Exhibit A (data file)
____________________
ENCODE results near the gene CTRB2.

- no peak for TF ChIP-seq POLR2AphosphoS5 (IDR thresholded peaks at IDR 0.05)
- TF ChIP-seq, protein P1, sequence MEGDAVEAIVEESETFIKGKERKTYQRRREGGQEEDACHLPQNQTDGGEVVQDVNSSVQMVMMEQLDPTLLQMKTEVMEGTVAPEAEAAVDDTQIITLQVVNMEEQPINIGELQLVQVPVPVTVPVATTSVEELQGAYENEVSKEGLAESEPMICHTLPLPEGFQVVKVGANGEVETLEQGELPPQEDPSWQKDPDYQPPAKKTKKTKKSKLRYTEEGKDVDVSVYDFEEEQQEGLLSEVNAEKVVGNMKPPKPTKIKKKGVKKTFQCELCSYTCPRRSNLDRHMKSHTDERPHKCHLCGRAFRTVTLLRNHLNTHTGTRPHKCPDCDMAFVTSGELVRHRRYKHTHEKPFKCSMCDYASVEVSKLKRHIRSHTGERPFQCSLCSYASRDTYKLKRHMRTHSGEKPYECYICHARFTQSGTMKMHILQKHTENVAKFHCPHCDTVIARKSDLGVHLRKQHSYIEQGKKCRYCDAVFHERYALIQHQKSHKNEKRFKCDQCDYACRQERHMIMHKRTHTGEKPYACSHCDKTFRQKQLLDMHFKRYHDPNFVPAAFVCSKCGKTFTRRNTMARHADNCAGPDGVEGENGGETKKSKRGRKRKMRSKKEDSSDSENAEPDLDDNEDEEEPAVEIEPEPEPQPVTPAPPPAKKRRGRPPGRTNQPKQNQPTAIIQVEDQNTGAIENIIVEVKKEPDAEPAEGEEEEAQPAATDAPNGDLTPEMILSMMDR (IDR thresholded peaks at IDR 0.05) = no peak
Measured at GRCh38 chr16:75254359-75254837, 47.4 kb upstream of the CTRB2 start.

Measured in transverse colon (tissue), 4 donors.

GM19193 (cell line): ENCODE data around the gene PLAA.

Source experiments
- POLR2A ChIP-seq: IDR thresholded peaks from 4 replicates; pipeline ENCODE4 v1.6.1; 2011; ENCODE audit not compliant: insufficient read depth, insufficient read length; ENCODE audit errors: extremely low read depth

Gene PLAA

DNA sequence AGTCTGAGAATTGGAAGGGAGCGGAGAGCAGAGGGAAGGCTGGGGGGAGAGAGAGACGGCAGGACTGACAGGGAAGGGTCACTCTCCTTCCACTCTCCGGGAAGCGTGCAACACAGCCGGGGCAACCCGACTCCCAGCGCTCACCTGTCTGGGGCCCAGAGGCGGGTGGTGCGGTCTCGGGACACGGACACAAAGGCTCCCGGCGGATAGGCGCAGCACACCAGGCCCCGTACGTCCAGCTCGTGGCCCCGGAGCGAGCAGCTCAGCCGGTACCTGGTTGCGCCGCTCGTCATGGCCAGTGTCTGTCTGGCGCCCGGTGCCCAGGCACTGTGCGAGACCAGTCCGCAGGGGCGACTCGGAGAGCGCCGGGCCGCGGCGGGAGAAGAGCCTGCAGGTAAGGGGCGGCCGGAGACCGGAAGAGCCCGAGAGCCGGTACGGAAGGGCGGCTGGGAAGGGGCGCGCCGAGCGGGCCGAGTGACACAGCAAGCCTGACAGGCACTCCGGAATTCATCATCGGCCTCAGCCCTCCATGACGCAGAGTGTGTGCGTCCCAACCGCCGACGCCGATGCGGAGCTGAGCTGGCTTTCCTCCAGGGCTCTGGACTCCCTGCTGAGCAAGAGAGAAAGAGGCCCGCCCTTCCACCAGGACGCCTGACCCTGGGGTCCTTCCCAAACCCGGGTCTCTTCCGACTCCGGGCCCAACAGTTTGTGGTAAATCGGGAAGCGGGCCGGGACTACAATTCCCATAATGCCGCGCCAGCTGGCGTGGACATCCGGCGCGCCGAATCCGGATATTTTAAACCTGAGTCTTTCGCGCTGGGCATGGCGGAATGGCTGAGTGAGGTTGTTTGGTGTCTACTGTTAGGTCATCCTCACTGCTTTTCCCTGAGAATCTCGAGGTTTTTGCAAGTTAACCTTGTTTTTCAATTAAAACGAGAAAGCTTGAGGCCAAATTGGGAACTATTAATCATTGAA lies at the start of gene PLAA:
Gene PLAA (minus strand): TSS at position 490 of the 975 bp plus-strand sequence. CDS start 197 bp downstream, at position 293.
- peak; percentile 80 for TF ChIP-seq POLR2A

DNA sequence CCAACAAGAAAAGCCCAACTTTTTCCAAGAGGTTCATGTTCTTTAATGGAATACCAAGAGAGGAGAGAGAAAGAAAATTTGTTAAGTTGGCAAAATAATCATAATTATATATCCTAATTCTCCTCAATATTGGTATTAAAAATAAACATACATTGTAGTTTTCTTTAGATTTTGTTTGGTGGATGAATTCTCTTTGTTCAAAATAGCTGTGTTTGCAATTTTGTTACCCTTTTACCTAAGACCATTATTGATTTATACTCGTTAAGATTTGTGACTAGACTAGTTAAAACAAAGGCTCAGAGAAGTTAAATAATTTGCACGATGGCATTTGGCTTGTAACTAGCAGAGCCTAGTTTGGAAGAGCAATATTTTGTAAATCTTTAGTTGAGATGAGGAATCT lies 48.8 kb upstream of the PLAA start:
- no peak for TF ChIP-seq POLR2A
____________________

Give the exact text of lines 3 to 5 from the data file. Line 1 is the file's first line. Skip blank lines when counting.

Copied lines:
- TF ChIP-seq, protein P1, sequence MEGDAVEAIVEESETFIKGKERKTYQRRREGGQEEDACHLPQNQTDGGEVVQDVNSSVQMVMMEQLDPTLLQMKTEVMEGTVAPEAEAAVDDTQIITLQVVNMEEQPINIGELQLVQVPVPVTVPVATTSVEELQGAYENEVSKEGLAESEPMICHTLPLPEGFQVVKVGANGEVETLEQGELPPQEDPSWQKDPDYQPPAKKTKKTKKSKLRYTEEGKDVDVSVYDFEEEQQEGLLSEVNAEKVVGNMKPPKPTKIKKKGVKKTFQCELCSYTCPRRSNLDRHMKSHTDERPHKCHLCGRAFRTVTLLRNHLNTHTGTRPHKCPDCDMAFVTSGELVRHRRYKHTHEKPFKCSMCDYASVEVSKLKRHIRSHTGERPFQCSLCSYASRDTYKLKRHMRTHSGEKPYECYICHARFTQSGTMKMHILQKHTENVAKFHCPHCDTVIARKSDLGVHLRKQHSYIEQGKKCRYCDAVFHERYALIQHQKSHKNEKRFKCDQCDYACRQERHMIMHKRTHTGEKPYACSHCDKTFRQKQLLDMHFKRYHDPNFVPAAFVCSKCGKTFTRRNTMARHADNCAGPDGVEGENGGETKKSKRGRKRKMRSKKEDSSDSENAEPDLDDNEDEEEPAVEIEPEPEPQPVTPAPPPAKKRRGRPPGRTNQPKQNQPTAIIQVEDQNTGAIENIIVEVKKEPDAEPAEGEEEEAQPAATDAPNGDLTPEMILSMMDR (IDR thresholded peaks at IDR 0.05) = no peak
Measured at GRCh38 chr16:75254359-75254837, 47.4 kb upstream of the CTRB2 start.

Measured in transverse colon (tissue), 4 donors.